My teaching pro has taken me just about as far has he can, physically. He has told and shown me just about everything I needed to learn in order to construct a performing, repeating golf swing.
It’s not the prettiest or most powerful swing on the range, but it is becoming apparent quickly that I’m closing in on the best swing I can make.
On a good day, in golf shoes, I’m 5 feet, 9 inches tall, and weigh around 190 pounds (that’s just under 14 Stone for our friends from the Old Empire).
I played competitive sports in high school and intramural sports in college, so the limits on my golf swing aren’t from a severe lack of athleticism.
I can turn my shoulders well past 90 degrees in either direction with my feet firmly planted on the ground. Not too shabby.
Unfortunately, however, my incredibly tight hamstrings have prevented me from touching my toes from a straight-legged standing position in more than a decade.
This is the number one limiting factor for my golf swing. Unless I can get significantly more flexible as I enter my late thirties, I suspect my ball striking and shot distances will peak during the summer of 2015.
How does that lack of hamstring flexibility affect what kind of golf swing I can produce? My extremely tight hamstrings prevent me from taking the club as far back as my rotational flexibility should allow, without incorrectly losing my tilt away from the target.
Once I take the club back to a certain point, any further turning of my upper body requires me to raise my torso up away from the ball and causes me to lean towards the target to keep my balance at the top of the backswing.
This is predictably disastrous, as it creates all sorts of plane and path problems on the way down.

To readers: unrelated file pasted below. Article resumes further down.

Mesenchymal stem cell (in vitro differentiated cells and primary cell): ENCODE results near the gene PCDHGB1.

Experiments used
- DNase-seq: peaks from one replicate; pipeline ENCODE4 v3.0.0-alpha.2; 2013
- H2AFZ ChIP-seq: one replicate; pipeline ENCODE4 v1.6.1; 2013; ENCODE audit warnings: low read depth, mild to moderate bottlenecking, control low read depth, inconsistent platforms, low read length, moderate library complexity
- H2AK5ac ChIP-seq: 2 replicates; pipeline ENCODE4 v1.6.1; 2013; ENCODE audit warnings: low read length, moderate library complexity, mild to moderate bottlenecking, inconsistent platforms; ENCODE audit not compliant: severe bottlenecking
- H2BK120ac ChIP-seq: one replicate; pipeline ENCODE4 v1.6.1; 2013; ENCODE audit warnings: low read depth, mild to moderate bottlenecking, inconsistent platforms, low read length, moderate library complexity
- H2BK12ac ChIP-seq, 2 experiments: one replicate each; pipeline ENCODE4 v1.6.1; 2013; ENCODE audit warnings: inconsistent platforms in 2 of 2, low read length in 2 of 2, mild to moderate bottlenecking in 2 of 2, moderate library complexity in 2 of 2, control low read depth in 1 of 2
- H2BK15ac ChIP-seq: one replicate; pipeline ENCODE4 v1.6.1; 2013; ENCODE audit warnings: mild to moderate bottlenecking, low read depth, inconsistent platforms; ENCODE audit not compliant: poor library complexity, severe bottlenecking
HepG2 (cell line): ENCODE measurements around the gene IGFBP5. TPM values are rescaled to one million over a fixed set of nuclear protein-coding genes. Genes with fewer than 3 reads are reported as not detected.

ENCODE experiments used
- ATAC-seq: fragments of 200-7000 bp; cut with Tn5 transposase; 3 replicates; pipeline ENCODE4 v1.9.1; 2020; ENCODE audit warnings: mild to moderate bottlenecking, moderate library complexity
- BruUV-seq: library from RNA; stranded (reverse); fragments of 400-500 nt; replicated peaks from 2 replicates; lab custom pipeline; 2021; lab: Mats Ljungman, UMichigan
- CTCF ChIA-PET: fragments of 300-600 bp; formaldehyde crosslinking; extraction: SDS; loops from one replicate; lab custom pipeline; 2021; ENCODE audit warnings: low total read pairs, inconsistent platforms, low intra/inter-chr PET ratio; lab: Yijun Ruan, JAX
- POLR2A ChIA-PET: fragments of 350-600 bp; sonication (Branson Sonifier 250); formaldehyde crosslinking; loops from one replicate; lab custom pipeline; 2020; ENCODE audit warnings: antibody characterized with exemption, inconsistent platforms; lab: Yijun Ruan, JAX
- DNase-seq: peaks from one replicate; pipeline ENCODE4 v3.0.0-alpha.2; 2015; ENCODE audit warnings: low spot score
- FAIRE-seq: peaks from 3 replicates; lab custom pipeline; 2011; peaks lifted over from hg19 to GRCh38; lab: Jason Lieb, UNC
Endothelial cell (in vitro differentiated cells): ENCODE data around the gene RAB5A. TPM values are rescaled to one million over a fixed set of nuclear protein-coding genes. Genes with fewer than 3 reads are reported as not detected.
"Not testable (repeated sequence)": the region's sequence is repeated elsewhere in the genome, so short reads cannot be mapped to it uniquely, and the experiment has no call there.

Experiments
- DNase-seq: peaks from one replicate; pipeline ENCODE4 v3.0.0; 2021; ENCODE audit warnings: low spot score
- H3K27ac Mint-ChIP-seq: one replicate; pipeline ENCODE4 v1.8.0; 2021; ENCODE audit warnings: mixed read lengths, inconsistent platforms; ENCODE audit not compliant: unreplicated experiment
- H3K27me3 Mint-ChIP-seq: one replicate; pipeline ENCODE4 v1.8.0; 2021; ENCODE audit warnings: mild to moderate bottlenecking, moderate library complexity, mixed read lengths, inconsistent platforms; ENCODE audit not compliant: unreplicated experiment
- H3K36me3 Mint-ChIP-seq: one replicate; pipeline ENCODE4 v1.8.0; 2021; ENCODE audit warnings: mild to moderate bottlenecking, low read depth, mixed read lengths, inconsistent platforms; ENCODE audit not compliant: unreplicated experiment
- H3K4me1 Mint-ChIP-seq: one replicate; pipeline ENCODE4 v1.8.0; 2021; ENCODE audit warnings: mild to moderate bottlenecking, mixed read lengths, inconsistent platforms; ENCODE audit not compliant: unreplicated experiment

Some times my hands and hips are fast enough to compensate to get the club back to the ball square at impact. Other times, it creates all kinds of wild mishits and unintended, exaggerated shot shapes.
If I had better hamstring flexibility, I could take a bigger shoulder turn without losing my balance or sliding my hips to the right on my backswing to compensate that loss of balance.
Also, better hamstring flexibility could improve my posture and help me maintain a more consistent grip pressure and tension level throughout my body.
Seeing this problem crop up repeatedly on the video monitor or in the mirror has convinced me to begin stretching in earnest to try to increase, or at least maintain, my current levels of flexibility.
As importantly, it means I must constantly work on keeping my swing “short” and the rest of my body at a constant, relatively relaxed tension level.
And, begrudgingly, I’ve finally given up on that quest to see the clubhead out of the corner of my left eye at the top of the backswing like John Daly.
(It’s absolutely soul-crushing to accept that a guy that looks like that might actually be more athletic or better coordinated than me).
Most of the physical angles and positions at various points in the swing are becoming ingrained with practice. What is left is a matter of developing a consistent feel for what is “right” when standing over the ball.
Physically, the careful eye and thoughtful instruction of my teaching pro have taken me as far as he can. Of course, I have almost everything to learn about pressure, competition, course management, and when to ramp up and gear down on the golf course.
But I now know what my physical limitations are with respect to my golf swing and golf game, and I have all the tools I need to play this game how I know I’m capable of playing.
Now if you’ll excuse me, I’ve got a date with a yoga mat in the living room.